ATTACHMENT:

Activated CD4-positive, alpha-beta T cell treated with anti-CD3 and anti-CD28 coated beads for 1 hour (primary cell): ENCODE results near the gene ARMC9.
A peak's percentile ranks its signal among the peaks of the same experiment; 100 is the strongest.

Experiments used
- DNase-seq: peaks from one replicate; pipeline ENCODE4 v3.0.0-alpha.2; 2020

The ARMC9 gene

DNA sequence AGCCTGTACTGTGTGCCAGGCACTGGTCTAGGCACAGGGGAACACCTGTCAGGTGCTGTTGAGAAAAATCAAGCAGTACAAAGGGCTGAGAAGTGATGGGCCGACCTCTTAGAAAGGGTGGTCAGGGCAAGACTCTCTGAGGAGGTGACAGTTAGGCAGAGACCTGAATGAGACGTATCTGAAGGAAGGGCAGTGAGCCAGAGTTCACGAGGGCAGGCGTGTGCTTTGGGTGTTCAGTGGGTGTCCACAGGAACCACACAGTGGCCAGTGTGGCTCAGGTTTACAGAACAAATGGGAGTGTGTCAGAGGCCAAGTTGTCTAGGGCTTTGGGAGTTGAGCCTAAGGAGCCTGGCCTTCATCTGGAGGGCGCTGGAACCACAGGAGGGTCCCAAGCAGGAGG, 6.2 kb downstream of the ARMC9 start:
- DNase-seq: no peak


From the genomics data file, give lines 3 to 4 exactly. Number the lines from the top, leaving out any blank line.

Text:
Experiments used
- DNase-seq: peaks from one replicate; pipeline ENCODE4 v3.0.0-alpha.2; 2020